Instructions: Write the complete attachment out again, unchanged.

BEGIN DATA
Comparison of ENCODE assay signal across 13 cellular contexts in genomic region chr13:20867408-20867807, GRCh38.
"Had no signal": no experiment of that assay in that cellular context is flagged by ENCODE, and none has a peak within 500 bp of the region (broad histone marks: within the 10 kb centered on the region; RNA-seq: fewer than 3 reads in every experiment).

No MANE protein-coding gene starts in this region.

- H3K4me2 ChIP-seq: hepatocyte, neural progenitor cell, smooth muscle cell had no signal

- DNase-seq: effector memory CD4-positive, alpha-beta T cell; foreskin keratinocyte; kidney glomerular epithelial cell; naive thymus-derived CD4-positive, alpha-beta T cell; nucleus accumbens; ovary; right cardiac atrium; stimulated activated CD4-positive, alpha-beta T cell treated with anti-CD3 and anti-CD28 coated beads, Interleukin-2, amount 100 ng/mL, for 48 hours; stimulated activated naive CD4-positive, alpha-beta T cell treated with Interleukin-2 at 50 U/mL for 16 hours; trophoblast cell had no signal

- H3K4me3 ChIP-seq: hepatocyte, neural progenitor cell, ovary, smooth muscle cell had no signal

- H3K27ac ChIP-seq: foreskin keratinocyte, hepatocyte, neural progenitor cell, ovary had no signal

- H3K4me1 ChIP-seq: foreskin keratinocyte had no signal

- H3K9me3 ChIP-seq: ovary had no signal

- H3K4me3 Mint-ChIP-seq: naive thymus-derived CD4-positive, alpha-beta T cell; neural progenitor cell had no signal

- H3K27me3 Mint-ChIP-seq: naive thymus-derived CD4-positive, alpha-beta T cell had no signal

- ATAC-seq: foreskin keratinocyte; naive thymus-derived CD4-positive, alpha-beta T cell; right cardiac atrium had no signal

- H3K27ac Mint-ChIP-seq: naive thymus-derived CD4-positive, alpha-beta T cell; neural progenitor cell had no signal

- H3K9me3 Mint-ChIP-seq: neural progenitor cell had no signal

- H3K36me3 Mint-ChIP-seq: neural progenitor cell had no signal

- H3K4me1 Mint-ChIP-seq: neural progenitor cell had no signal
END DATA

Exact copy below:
Comparison of ENCODE assay signal across 13 cellular contexts in genomic region chr13:20867408-20867807, GRCh38.
"Had no signal": no experiment of that assay in that cellular context is flagged by ENCODE, and none has a peak within 500 bp of the region (broad histone marks: within the 10 kb centered on the region; RNA-seq: fewer than 3 reads in every experiment).

No MANE protein-coding gene starts in this region.

- H3K4me2 ChIP-seq: hepatocyte, neural progenitor cell, smooth muscle cell had no signal

- DNase-seq: effector memory CD4-positive, alpha-beta T cell; foreskin keratinocyte; kidney glomerular epithelial cell; naive thymus-derived CD4-positive, alpha-beta T cell; nucleus accumbens; ovary; right cardiac atrium; stimulated activated CD4-positive, alpha-beta T cell treated with anti-CD3 and anti-CD28 coated beads, Interleukin-2, amount 100 ng/mL, for 48 hours; stimulated activated naive CD4-positive, alpha-beta T cell treated with Interleukin-2 at 50 U/mL for 16 hours; trophoblast cell had no signal

- H3K4me3 ChIP-seq: hepatocyte, neural progenitor cell, ovary, smooth muscle cell had no signal

- H3K27ac ChIP-seq: foreskin keratinocyte, hepatocyte, neural progenitor cell, ovary had no signal

- H3K4me1 ChIP-seq: foreskin keratinocyte had no signal

- H3K9me3 ChIP-seq: ovary had no signal

- H3K4me3 Mint-ChIP-seq: naive thymus-derived CD4-positive, alpha-beta T cell; neural progenitor cell had no signal

- H3K27me3 Mint-ChIP-seq: naive thymus-derived CD4-positive, alpha-beta T cell had no signal

- ATAC-seq: foreskin keratinocyte; naive thymus-derived CD4-positive, alpha-beta T cell; right cardiac atrium had no signal

- H3K27ac Mint-ChIP-seq: naive thymus-derived CD4-positive, alpha-beta T cell; neural progenitor cell had no signal

- H3K9me3 Mint-ChIP-seq: neural progenitor cell had no signal

- H3K36me3 Mint-ChIP-seq: neural progenitor cell had no signal

- H3K4me1 Mint-ChIP-seq: neural progenitor cell had no signal